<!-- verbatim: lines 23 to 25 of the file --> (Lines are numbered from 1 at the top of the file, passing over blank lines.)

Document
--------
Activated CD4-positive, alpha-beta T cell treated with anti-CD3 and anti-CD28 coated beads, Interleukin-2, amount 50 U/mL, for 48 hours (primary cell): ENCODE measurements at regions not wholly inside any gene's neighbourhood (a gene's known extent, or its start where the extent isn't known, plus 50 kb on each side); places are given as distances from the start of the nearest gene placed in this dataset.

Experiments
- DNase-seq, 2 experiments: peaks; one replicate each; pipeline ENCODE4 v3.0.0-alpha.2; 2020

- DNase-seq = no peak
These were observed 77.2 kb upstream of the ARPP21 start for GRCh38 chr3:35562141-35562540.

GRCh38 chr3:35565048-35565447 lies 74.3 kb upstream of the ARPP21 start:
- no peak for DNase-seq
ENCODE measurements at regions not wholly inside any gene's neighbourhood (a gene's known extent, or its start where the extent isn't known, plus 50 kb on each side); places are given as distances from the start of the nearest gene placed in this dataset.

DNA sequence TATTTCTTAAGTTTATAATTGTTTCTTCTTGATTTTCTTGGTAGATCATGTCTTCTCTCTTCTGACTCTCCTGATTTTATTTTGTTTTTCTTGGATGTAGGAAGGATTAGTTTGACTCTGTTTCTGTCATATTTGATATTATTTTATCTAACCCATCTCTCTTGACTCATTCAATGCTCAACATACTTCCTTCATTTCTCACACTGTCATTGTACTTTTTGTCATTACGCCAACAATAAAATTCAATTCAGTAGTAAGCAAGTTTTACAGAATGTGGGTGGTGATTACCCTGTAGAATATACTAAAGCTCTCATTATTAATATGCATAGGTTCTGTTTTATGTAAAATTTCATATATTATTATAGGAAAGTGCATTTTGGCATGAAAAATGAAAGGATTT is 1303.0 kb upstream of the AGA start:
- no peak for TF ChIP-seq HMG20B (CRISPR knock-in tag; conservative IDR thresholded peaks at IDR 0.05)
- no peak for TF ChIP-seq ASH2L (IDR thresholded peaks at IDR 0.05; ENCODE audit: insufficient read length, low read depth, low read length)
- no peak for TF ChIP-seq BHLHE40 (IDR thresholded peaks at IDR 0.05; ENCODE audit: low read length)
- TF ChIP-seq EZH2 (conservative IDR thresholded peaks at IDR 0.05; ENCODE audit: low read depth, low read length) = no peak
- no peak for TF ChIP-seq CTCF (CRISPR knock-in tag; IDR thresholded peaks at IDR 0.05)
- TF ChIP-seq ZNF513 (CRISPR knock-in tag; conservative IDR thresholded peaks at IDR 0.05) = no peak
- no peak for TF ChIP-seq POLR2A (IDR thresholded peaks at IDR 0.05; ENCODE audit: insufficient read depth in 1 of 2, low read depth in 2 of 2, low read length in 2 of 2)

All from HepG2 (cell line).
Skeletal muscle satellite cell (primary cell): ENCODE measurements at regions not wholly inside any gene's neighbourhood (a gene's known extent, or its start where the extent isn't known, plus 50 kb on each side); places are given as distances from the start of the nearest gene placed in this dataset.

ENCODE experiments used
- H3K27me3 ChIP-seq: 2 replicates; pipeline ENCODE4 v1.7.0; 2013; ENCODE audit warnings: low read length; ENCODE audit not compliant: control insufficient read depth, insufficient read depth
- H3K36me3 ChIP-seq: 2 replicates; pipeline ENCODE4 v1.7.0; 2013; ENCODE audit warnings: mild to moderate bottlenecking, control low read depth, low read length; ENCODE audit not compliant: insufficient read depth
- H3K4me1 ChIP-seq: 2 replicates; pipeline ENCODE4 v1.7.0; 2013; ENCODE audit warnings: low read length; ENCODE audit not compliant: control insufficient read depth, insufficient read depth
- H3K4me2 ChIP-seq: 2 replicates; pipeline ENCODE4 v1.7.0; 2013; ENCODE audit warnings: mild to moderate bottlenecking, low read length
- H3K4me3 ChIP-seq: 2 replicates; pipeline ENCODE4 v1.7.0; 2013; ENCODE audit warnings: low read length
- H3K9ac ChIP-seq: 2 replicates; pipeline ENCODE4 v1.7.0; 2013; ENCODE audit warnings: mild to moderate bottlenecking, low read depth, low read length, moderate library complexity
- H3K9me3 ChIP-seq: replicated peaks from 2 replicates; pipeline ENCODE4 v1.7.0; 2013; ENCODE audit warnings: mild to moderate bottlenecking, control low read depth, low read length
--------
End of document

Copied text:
- H3K4me2 ChIP-seq: 2 replicates; pipeline ENCODE4 v1.7.0; 2013; ENCODE audit warnings: mild to moderate bottlenecking, low read length
- H3K4me3 ChIP-seq: 2 replicates; pipeline ENCODE4 v1.7.0; 2013; ENCODE audit warnings: low read length
- H3K9ac ChIP-seq: 2 replicates; pipeline ENCODE4 v1.7.0; 2013; ENCODE audit warnings: mild to moderate bottlenecking, low read depth, low read length, moderate library complexity